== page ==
The images in this series are an attempt to capture human stories in everyday life, those that exist in the space between the odd and the ordinary. My images are almost always of people and they usually take the form of portraits. Most of the people I photograph have something in common; they are not the mainstream, and many of them are small town performers (For example, they could be dwarfs in a theatre play, ball room dancers or young contortionists). I try to photograph my subjects dislocated from their performing environment and set in casual settings, off stage: at home, on the street or in a park. Some of them with their costumes and others wear everyday cloths. I try to create a seemingly private moment, one where they are not performing or on stage. The main themes in my work are not social or topical, but private and mythical; I search for people who have a legendary quality in them; a mix between odd and ordinary. My images are vehicles to address universal themes: family issues, ideas of normality, puberty with its all incumbent pains and distractions, the desire for fame. An example of this is the adolescent girls I photograph, many of them are on the verge of sexual consciousness. They are in this difficult age, torn between innocence and experience. While their bodies might be still that of a child, their gaze sometimes imply differently. I try to create an informal scene, in which they directly confront the viewer. I feel they and their stories represent with most clarity the theme that interests me the most and which is the twilight zone between reality and fantasy. My aim is to record a scene where there is a mixture of direct information and enigmas and in which there are visual contrasts between young and old, large and small, normal and abnormal. My playground lies between the private and the public, between fiction and documentary. For me, the image is just the tip of the iceberg; it’s the gate to a story waiting to be told and which I try to depict in an appealing yet troubling way. This story is about a life full of contradictions on the battle ground between fantasy and reality. Many viewers tell me that the world discovered in my images is strange. If they find it strange, it is only because the world is indeed a strange place. I just try to show that.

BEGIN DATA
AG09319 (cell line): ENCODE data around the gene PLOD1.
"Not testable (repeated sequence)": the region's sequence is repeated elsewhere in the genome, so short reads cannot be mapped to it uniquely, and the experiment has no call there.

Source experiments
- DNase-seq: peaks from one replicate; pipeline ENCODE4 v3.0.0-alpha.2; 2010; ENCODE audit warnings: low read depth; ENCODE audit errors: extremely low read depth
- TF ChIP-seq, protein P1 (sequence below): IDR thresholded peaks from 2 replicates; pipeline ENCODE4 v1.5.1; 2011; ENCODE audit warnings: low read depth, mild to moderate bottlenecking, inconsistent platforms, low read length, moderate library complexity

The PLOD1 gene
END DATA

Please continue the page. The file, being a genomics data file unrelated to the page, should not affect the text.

Based in New York City, Israeli-born, Michal Chelbin has been shown in solo and group shows in the US and abroad in venues such as the Photographer’s Gallery in London , Hendrik Andersen Museum in Rome , the National Portrait Gallery in London , and the Tel Aviv Museum of Art. The collections of the Portland Museum of Art, Tel-Aviv Museum of Art, Palazzo Forti, and Sir Elton John include her work.
Recent publications include American Photo, PDN, NY Arts Magazine, Aperture, B&W Magazine, and LA Times. Recent editorial work includes NY Times, The New Yorker, NY Magazine, Ten Men Magazine. Her first monograph entitled “Strangely Familiar” was published by Aperture in spring 2008.
Michal Chelbin’s solo show entitled “Strangely Familiar” opened in September 2008 at Andrea Meislin Gallery in New York and at the Tel Aviv Museum of Art Israel. Michal’s 2nd book will be published by Twin Palms in fall 2009. website | www.andreameislin.com